Miha posted about his recent MCA board experience here.  I wasn't on Miha's board, but I was on boards that week with the four people who were and I imagine it was 80 minutes of tough questions.

Like Miha, I walked out of my board second (and third) guessing myself.  I can't believe I didn't remember that.  Why did I take that approach?  Why didn't I talk about such and such?  For me, that was the hardest part.  I said "I don't know" way too often.  I also said "I don't know a lot about this, but ..." a lot.  In my mind, I could justify passing or failing.

It amazed me as a candidate and continues to amaze me on the board at how quickly the questions zoom in on the soft spots.  Then, when the occasional question that you actually know the answer to comes along, you're cut off 5 seconds into your 3 minute answer.  Typically with "I have what I need".  Not, "you obviously know this well".  Not even a "thank you".  Just a semi-polite "stop" followed by another question - then another - then another.  It's exhausting.

On top of not knowing much about a lot of the questions, the questions are all over the map.  Seemingly random.  One second you're talking about the internals of garbage collection, the next you're asked to explain the ROI of a project to a CFO.  Then you're talking about what went right or wrong.  How would you do it if <insert random assumption that the board member knows a lot more about than you do>?  Why didn't you choose <insert random choice that the board member is partial to - and knows a lot more about than you do>?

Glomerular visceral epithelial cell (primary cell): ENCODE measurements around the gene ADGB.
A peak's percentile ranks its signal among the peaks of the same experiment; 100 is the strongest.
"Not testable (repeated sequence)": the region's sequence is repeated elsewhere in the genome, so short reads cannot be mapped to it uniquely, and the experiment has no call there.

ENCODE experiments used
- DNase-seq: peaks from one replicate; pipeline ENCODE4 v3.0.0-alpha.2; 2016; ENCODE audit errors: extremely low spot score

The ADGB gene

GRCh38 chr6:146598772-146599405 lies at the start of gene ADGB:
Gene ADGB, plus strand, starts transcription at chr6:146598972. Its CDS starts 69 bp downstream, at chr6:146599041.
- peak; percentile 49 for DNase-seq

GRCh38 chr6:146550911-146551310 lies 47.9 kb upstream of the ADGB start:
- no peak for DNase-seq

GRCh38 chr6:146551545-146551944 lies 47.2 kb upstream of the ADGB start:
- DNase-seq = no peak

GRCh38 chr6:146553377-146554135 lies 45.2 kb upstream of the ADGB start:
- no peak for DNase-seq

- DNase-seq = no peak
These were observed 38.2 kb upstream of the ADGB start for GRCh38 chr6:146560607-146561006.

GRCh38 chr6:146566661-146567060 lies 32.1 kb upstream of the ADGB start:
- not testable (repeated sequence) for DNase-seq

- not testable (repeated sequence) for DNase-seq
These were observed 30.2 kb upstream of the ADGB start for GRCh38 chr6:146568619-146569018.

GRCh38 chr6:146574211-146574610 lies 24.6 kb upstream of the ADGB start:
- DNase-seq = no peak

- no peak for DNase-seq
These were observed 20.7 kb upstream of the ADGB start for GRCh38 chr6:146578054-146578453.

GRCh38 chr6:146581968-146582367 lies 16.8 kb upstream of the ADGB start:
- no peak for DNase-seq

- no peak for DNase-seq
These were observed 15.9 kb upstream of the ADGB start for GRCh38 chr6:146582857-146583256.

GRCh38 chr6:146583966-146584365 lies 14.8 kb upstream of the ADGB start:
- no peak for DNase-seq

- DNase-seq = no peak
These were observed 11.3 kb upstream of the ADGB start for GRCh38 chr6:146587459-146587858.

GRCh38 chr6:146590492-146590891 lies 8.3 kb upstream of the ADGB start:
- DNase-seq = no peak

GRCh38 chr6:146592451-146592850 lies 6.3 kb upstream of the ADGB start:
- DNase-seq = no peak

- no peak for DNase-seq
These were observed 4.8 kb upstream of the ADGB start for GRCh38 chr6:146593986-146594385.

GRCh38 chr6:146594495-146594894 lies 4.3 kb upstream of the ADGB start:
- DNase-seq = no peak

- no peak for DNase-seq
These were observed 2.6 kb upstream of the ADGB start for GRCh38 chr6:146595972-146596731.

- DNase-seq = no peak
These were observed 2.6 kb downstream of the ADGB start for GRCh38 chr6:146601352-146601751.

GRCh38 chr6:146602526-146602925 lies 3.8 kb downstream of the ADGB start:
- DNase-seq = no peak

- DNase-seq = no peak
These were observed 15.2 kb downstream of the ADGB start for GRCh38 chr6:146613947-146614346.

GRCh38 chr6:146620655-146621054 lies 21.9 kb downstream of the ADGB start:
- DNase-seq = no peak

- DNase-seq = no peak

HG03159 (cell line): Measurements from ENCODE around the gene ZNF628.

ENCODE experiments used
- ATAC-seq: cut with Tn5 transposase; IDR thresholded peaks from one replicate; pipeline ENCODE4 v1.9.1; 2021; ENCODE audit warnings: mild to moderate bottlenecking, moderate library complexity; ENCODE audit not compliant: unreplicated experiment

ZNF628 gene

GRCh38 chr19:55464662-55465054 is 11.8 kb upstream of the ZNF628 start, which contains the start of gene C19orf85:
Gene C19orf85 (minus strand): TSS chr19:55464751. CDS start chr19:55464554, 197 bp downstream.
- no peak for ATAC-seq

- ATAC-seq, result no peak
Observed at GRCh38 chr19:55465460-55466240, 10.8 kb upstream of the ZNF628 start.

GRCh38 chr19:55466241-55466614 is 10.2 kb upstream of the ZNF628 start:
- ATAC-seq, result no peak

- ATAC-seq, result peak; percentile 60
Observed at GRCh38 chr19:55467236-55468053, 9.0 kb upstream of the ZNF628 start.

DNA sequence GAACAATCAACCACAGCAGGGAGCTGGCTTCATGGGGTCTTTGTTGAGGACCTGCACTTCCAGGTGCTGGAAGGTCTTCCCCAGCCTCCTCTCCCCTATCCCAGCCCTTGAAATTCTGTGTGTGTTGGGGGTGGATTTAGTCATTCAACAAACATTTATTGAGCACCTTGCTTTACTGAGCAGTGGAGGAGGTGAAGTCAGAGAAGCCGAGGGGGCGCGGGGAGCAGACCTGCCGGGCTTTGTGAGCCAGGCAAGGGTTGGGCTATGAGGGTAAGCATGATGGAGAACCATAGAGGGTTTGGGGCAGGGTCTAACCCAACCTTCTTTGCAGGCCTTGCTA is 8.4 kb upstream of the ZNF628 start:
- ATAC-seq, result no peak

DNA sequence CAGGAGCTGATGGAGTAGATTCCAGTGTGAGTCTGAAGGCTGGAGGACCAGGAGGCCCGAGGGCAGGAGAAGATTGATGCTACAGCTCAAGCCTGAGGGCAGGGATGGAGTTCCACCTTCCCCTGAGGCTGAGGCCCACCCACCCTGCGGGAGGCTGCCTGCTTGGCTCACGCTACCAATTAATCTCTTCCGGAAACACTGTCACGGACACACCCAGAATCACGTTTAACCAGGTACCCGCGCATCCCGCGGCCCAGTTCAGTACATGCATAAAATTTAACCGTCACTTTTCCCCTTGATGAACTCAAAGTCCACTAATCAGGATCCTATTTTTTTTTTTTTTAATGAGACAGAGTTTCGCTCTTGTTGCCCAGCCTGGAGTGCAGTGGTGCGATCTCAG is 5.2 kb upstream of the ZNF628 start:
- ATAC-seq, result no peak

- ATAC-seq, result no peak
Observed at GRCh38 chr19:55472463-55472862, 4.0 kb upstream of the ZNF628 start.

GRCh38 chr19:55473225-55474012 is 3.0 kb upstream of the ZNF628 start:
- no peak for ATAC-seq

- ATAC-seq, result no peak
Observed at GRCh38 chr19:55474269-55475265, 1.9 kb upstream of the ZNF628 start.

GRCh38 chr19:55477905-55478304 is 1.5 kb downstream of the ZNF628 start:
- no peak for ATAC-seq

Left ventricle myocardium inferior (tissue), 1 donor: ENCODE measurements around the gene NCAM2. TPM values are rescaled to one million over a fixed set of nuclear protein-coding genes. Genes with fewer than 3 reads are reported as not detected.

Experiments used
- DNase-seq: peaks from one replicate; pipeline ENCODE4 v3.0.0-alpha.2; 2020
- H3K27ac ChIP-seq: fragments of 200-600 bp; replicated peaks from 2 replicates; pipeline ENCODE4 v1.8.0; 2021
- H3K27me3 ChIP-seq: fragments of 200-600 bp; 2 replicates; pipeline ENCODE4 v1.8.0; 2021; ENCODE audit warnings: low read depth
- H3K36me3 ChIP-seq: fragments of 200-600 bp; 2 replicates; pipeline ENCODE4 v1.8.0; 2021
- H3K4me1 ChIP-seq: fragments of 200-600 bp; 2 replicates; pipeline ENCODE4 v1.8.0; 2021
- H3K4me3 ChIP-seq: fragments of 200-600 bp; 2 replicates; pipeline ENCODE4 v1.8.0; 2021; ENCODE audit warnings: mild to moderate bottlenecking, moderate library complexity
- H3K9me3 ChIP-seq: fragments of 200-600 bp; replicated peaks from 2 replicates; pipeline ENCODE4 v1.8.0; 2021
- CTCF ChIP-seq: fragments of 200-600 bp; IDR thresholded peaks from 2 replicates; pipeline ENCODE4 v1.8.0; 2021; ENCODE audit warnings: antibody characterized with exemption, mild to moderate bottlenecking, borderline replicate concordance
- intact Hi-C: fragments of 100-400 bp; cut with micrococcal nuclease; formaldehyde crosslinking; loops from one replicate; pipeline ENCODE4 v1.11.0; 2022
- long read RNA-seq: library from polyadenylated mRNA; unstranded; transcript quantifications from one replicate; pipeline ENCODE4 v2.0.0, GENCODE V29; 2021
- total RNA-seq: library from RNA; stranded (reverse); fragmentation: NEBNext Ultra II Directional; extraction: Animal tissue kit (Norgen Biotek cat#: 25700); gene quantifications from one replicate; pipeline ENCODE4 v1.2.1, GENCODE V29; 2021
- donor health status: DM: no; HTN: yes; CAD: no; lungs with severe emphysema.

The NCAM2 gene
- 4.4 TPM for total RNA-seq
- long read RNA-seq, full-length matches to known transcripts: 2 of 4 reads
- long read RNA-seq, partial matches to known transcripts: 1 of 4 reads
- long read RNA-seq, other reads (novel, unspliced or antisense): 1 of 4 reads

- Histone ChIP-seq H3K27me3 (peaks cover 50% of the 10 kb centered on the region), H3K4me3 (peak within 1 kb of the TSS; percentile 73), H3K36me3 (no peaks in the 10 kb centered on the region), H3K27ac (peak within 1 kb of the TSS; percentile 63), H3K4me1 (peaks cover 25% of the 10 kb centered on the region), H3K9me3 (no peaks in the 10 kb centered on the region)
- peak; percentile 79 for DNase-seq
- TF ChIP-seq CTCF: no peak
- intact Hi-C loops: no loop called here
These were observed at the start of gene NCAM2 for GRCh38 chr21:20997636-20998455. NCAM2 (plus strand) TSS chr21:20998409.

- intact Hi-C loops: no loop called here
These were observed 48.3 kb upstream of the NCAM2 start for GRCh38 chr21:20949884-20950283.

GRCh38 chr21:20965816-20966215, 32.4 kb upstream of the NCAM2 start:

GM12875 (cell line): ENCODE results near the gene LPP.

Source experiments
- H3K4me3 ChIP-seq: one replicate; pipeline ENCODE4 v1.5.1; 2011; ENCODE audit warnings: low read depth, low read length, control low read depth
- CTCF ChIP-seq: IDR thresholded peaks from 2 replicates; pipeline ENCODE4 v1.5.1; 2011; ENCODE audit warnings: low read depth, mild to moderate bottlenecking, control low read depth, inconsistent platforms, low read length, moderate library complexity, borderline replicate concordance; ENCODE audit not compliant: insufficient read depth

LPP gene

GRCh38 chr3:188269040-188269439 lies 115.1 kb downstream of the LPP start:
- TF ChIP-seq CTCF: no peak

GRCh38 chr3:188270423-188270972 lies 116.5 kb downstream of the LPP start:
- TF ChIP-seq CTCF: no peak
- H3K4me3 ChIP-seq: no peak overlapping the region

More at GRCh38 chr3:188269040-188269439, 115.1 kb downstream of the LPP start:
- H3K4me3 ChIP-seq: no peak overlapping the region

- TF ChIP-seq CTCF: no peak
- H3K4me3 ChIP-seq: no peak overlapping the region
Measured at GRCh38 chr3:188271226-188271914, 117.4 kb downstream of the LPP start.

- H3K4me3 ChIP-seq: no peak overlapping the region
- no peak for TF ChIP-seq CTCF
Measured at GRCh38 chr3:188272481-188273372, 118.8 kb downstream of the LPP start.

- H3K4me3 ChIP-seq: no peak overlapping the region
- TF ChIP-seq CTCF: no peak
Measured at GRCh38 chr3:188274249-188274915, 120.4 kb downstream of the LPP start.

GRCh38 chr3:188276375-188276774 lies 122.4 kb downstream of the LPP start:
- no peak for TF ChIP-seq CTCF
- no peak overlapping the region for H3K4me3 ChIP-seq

Then there's what I call the nightmare questions.  They often start something like:  "I want to go back to something you said earlier ...".

It truly is a grueling process.  But, it's not as hard as some of the situations I've faced as an architect - it's close though.  It's also the only way that we, the community of MCAs, know of to ensure the quality of the candidates we certify.  It's also the reason I hope the MCA program succeeds and is what drives me to keep investing my time into the program.

The one thing I'm sure Miha learned is why nobody wears a tie in the summer in Austin.  Look at the bright side Miha, at least it wasn't August :-)